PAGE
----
Skip to main content

Kosovo lawmakers vote to dissolve parliament, triggering new elections

Armend Nimani, AFP | Kosovo Prime Minister Ramush Haradinaj Kosovo Prime Minister Ramush Haradinaj (C) attends a commemorative ceremony in the town of Rahovec on July 21, 2019. Haradinaj resigned for being called as a suspect before a war crimes court.
2 min

Kosovo lawmakers voted Thursday to dissolve parliament, thereby triggering new elections.


Kosovo lawmakers voted to dissolve parliament on Friday, paving the way for a national election after Prime Minister Ramush Haradinaj resigned last month.

A total of 89 deputies voted to dissolve the 120-seat parliament. An election should take place within 45 days.

Haradinaj resigned after being summoned for questioning by the country’s war crimes prosecutor over his role in the 1998-99 insurgency against Serbian forces, when he was a commander of the guerilla Kosovo Liberation Army.

He denies any wrongdoing and said he is ready to face any accusations.

Polls show that no party will gain enough support to form a government on its own, and lengthy coalition talks are expected. The last government was a coalition between Haradinaj's party, the centre-right Alliance for the Future of Kosovo, the Democratic Party of Kosovo (PDK) and the Social Democratic Initiative (NISMA).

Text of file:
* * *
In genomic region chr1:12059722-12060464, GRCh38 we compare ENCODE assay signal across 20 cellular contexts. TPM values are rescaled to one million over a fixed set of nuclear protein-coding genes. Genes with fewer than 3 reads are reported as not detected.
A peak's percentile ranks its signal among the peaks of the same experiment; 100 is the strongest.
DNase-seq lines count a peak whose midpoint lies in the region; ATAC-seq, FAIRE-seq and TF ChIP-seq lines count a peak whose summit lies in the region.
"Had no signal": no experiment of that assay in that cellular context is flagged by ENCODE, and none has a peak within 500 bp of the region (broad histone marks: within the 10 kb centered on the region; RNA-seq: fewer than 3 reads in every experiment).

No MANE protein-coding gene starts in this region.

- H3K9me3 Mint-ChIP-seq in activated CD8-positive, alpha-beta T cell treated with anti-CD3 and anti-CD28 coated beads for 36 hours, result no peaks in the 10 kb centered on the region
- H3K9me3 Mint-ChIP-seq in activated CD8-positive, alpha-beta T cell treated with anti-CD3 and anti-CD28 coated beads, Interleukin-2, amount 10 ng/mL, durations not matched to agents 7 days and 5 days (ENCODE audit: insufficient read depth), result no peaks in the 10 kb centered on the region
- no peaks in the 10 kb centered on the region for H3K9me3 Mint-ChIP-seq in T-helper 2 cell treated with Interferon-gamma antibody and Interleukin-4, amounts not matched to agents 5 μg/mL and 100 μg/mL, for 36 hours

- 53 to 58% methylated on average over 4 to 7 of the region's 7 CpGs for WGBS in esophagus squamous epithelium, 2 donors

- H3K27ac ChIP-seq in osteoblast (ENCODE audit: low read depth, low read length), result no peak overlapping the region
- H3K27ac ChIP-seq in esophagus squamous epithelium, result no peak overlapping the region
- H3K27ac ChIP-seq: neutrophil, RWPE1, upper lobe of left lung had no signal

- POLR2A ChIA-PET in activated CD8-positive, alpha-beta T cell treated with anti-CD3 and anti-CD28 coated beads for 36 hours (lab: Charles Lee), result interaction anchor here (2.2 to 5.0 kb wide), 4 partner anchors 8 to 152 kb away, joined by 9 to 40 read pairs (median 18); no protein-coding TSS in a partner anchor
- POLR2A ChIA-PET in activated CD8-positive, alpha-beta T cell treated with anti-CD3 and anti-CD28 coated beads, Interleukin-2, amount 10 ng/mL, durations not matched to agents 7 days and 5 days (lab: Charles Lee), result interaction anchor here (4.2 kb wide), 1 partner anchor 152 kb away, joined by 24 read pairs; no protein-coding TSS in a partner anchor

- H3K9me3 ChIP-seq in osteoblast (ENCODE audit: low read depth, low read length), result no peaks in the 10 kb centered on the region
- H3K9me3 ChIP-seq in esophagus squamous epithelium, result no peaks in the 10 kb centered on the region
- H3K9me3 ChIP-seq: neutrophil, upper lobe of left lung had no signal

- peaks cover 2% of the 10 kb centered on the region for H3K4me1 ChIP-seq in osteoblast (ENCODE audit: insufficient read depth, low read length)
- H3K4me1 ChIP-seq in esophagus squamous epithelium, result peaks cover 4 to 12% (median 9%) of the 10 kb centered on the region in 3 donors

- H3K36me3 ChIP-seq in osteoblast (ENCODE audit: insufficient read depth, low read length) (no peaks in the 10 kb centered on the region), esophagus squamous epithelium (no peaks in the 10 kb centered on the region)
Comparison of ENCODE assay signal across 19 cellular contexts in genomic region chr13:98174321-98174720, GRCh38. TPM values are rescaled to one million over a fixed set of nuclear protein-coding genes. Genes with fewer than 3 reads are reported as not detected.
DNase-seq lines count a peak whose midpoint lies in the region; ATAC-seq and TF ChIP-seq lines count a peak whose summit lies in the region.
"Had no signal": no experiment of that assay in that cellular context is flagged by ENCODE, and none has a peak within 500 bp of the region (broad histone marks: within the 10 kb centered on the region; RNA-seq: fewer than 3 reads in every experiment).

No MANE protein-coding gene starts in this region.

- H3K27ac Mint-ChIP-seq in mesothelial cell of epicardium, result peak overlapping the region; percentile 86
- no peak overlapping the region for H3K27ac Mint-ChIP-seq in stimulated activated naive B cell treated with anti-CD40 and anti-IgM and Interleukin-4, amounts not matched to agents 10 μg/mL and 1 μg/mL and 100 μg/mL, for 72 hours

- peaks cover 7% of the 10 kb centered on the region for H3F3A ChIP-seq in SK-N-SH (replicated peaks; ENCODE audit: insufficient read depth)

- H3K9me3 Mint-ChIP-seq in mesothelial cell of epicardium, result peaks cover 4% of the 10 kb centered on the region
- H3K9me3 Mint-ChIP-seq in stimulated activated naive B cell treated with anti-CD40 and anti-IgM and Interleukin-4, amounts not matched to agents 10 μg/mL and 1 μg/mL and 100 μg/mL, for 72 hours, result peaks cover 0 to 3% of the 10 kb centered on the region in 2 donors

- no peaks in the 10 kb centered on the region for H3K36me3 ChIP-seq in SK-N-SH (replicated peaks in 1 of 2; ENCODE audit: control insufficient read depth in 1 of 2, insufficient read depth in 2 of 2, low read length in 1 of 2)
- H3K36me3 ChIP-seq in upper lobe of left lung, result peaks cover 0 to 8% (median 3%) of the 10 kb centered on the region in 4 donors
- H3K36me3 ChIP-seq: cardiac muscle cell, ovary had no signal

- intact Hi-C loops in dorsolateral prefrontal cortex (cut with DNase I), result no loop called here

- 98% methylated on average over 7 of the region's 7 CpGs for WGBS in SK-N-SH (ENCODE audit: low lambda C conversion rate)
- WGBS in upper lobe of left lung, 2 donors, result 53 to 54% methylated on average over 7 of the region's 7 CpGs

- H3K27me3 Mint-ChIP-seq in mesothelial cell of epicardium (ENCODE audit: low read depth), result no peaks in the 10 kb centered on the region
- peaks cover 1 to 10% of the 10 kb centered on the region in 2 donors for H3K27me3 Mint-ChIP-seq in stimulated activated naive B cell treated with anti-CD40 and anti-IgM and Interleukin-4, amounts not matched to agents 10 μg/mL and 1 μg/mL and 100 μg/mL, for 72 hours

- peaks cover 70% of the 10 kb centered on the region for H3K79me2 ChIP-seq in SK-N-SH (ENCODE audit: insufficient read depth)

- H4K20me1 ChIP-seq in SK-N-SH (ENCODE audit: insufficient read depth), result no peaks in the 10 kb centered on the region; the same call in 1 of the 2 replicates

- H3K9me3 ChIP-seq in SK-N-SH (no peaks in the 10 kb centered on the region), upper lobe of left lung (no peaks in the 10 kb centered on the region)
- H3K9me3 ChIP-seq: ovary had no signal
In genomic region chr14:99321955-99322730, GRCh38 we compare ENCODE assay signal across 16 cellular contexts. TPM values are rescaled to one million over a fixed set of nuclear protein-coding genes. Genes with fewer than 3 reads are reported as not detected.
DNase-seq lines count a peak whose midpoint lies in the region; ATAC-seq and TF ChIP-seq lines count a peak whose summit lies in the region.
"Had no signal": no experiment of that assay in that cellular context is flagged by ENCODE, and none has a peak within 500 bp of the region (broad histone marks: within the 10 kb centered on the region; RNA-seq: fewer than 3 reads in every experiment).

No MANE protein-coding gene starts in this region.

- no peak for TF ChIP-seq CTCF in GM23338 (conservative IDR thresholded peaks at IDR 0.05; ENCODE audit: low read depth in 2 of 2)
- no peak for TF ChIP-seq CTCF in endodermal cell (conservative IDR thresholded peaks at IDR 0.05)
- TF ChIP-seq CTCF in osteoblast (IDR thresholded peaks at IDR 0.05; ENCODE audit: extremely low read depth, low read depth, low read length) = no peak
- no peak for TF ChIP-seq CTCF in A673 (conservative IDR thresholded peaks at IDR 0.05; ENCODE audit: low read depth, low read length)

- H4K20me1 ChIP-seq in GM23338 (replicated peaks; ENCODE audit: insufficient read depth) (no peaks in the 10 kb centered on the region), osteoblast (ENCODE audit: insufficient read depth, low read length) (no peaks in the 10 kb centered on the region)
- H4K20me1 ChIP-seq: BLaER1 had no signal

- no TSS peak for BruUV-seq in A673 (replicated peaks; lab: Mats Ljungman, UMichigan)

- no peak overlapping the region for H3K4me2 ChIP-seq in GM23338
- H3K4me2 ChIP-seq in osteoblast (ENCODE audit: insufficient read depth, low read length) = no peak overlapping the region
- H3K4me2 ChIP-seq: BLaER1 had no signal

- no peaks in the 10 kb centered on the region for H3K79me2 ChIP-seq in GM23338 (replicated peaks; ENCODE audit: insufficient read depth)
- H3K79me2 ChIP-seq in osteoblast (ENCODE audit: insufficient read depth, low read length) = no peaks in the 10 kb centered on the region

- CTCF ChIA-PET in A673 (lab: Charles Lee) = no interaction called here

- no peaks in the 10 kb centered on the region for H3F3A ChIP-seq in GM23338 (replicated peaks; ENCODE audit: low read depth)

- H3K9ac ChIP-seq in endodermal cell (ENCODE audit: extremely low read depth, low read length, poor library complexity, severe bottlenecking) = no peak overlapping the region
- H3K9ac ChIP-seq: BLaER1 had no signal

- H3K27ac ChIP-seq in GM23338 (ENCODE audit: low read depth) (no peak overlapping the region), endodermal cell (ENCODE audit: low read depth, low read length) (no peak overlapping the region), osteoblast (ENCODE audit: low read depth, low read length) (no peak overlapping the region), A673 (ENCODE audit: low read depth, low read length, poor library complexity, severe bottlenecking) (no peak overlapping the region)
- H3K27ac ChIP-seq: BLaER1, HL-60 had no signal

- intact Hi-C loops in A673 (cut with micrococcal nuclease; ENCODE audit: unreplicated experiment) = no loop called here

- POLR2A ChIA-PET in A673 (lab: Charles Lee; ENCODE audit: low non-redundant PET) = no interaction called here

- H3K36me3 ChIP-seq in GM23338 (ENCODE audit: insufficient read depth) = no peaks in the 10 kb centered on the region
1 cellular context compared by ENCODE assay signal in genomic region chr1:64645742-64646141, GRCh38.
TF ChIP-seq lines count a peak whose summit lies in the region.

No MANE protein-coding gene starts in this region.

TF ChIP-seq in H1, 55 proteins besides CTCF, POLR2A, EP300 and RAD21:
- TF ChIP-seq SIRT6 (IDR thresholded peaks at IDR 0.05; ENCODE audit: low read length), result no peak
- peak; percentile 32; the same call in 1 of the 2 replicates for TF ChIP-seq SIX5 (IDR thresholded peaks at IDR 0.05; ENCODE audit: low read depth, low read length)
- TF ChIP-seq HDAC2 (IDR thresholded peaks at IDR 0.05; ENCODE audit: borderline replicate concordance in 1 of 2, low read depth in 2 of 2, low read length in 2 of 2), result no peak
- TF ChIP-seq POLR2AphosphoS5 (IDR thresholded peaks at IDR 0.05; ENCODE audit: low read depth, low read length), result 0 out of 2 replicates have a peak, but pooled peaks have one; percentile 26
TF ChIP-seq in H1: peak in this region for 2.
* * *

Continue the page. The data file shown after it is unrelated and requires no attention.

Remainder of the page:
Haradinaj resigned from the role of prime minister once before in 2005 when he was indicted by the United Nations War Crimes Tribunal for former Yugoslavia. He was tried and acquitted twice by that court.

A major task facing the new government will be to relaunch talks with Belgrade on normalising relations, key for both countries in their bid to join the European Union. Talks collapsed last November when Pristina introduced a 100 percent tax on products made in Serbia.

Kosovo, with a 90 percent ethnic Albanian majority, declared independence from Serbia in 2008, nearly 10 years after NATO bombing drove Serb forces out of the country. It has been recognized by more than 110 states but not by five EU member states, Serbia and Russia.

In 2013 the two countries agreed to an EU-sponsored talks, but little progress has been made since. Serbia which still considers Kosovo part of its territory said it would return to negotiating table only once the 100 percent tax is abolished.

Pristina on the other hand says it would abolish tax only when Belgrade recognizes Kosovo as sovereign state. 


Daily newsletterReceive essential international news every morning

Page not found

The content you requested does not exist or is not available anymore.